My father is scared of a lot of things. Not that he would openly admit it. He’s scared of heights, he’s scared of water (I’ve never seen him swim), he’s scared of animals (we’ve never had a proper pet at home, only a couple of goldfish and two stick insects that we had to get rid of when they started eating each other), and he’s scared of taking risks. He’s an old-fashioned man of Yorkshire, born and bred, and you wouldn’t guess this fearfulness perhaps, from looking at him. To me though, it has always been prevalant in my life, and I realised yesterday that I most probably earned my fear of heights, and of taking physical leaps of faith (mental ones I am okay with), from him – either through nature or through nurture.
Much like my father, I hate leaping off things and am terrified of abseiling, diving boards, and even the odd high escalator. I just freeze and can’t let go – having to experience that horrible feeling of falling terrifies me. I mean, I spent a whole two years working in a shopping mall religiously avoiding every escalator.
Even though I had practically lived in the mall since a child and had been down every one multiple times, I just suddenly had massive problems with them. Once I had avoided one, once, I started avoiding them all, all the time, until eventually I ourtright refused to go near them at all. Even if it meant a round trip to the nearest set of stairs. I had a routine of avoiding them down to a tee – those stairs, that lift, that service corridor – all planned so I didn’t have to go near the escalator. It was only recently that I started to combat that fear, realising I had to start facing my fear or I would struggle with the simple task of coming down a moving staircase for the rest of my life. (Though I still struggle to understand why stairs need to move?!) I started with the easy ones and worked my way up to the hard ones, until I could again move around the entire mall unfettered. Though sometimes, it still takes me a few ‘takes’ to actually move onto the step, much to the bemusement of fellow mall-dwellers.
In this sense, fear can contain you. Prevent you from doing things. Last summer for instance, I decided to take part in Tough Mudder (a twelve mile obstacle course run), and the fear of high water-based-jumping-scary-obstacles very nearly prevented me from doing it at all. I didn’t want to fail, to look foolish. It was mainly the fear of having to jump off a 15ft-high wooden platform, handily situated at the top of a steep hill with 360 degree views, into a pool of muddy water, which was my worst nightmare.
For some crazy reason I did the race, and after much running and obstacle-facing I ended up stood on the platform at the top of this super-scary obstacle – at what seemed a ridiculous height. For maybe ten minutes I just froze on the platform, allowing many fearless people to walk past me and leap off, apparently without thinking about what they were doing. After a long while, and brief consideration of turning back to the steps leading to the top, I realised that there was only one way I was going to get down from the platform, and it wasn’t the way I got up, so I may as well get on with it. I may have been terrified, but I was also stubborn, and there was no way I was going to go back down the steps.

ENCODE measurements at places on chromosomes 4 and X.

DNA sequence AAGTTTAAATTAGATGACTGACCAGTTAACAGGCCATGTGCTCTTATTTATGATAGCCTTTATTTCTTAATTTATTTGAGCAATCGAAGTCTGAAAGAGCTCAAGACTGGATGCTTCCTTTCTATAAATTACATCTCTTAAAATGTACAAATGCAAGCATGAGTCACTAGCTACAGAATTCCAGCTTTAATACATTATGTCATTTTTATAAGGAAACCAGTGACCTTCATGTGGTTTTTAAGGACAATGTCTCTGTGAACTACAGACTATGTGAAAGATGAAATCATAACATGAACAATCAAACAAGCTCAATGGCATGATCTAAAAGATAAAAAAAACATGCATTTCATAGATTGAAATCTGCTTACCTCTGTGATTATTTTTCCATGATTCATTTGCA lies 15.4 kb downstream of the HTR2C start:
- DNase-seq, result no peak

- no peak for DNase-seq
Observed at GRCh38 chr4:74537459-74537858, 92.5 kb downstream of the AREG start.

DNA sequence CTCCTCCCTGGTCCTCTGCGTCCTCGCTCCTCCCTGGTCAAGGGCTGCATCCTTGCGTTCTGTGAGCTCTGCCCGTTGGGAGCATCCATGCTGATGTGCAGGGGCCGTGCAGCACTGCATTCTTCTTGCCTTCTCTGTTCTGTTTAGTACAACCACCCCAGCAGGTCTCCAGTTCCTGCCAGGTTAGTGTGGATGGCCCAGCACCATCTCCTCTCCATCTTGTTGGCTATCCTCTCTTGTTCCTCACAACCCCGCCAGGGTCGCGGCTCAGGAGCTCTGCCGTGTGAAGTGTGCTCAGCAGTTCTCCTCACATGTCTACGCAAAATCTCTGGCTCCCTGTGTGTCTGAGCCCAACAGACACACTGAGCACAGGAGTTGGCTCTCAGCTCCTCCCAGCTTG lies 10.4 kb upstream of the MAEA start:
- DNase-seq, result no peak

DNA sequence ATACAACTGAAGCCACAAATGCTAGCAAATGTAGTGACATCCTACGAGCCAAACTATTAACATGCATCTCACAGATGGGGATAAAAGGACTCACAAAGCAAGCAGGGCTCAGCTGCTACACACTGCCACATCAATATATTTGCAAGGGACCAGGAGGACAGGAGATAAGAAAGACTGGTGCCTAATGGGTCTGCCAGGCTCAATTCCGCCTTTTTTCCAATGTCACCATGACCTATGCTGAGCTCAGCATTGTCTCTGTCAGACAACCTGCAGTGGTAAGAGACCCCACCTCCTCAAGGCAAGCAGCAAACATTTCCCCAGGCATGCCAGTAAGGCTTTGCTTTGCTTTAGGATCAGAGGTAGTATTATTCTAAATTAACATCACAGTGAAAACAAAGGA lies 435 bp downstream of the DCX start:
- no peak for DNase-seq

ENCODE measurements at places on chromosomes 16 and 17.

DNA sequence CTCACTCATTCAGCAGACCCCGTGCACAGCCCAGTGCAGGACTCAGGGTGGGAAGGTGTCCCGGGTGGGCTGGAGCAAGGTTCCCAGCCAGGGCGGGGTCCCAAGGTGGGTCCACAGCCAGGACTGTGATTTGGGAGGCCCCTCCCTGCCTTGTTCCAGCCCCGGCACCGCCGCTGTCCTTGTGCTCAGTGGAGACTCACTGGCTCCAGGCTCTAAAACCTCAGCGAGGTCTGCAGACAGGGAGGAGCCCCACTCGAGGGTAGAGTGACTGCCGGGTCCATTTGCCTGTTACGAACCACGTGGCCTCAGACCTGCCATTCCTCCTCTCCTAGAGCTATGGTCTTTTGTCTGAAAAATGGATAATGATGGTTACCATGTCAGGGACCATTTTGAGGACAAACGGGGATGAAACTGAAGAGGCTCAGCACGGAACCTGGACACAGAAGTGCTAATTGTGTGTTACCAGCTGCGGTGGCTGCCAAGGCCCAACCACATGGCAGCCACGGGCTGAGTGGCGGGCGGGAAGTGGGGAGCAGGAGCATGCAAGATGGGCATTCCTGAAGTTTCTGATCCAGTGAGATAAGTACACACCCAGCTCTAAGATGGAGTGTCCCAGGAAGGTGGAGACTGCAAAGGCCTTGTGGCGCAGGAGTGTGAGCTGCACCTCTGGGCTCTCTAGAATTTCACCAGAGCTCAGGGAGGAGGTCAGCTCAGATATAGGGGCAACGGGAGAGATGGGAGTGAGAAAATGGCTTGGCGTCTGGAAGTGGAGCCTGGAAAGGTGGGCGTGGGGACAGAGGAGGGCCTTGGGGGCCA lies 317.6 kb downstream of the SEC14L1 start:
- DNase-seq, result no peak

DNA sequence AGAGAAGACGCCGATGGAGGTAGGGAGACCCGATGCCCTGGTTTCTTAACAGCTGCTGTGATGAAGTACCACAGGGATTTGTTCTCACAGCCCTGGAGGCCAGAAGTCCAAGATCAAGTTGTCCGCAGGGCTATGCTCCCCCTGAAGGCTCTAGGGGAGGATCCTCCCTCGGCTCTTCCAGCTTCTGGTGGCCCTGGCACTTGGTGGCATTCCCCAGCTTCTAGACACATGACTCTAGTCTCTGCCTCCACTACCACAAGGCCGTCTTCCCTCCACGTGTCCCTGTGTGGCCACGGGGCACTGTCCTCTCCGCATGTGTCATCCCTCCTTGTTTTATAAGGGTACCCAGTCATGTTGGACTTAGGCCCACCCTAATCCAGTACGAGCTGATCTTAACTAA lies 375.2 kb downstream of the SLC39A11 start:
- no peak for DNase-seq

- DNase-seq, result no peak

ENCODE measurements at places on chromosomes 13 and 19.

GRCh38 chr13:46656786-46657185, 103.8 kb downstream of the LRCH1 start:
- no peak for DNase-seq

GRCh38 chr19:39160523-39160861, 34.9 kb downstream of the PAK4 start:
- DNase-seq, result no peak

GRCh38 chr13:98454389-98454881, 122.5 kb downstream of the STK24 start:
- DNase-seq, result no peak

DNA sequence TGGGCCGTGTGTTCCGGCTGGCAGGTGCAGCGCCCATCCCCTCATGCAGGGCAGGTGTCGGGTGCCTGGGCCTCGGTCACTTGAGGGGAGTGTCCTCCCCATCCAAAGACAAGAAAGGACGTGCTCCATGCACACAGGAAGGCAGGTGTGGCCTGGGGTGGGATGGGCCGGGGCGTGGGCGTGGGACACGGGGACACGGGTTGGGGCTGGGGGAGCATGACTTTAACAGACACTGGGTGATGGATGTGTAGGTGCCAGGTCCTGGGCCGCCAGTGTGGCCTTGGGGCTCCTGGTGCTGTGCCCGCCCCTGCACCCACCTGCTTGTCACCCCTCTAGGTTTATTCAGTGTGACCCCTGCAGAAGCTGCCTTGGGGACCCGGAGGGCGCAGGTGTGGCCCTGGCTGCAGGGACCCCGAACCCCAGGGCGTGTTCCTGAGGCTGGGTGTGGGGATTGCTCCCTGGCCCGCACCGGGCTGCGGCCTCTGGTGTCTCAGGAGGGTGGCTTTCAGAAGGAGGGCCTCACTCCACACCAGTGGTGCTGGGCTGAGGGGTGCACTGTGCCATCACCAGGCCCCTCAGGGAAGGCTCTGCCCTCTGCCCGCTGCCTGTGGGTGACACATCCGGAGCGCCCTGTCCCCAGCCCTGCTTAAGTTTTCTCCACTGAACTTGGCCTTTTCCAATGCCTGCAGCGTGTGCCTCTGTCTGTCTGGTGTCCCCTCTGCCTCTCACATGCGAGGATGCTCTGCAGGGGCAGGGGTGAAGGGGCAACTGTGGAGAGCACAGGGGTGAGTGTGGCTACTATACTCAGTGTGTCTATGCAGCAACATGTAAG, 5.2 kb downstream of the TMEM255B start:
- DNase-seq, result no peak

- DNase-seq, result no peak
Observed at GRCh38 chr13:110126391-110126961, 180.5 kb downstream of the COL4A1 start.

Somehow, I managed to take my fear with me, in the form of an ear-shatteringly-loud scream, and leap into the water – not without massive support from my friend might I say, who was at the bottom already. And from a random hunk of a stranger (very fearless looking) who had passed by me at the top and, after telling me that he was scared of heights and had taken twenty minutes to do this obstacle himself the year before, then waited at the bottom for me to come down, shouting words of support with my friend like they had known each other for years. (This is the kind of awesome act that defines Tough Mudder.)
A couple of years ago I would have laughed had you told me I’d do that. But you see, up until recently, I was convinced that fear was something that contained you, which labeled you as a particular kind of person. A person who would never do X, Y, or Z because they weren’t the sort of person that could do that – only fearless people could do those things. But then I decided I wanted to join the Armed Forces, and in the long three year process that has been, I have learnt a lot about myself and about the nature of fear, and I have tried to do a lot of things that I’m afraid of. It is, much like my previous post regarding confidence, all about perception.
The definition of fearless may be ‘to not be afraid’, but I think we all know that that is impossible. Fear lives in every human brain and we can’t get rid of it all together. What I saw in others, especially fellow candiadates that I initially envied, as fearless was all relative, because everyone is afraid of something, at sometime in their life. Some people just don’t allow that fear to control them that’s all. I think that being fearless is about not being afraid of fear itself. If there’s something that you want to do but that you’re scared of doing you have to embrace it. Do it anyway. In fact do it because you’re afraid. The only difference between people is not that some people can do things and some people can’t, it’s that some people can do things despite any fear they may feel, and others let the fear hold them back.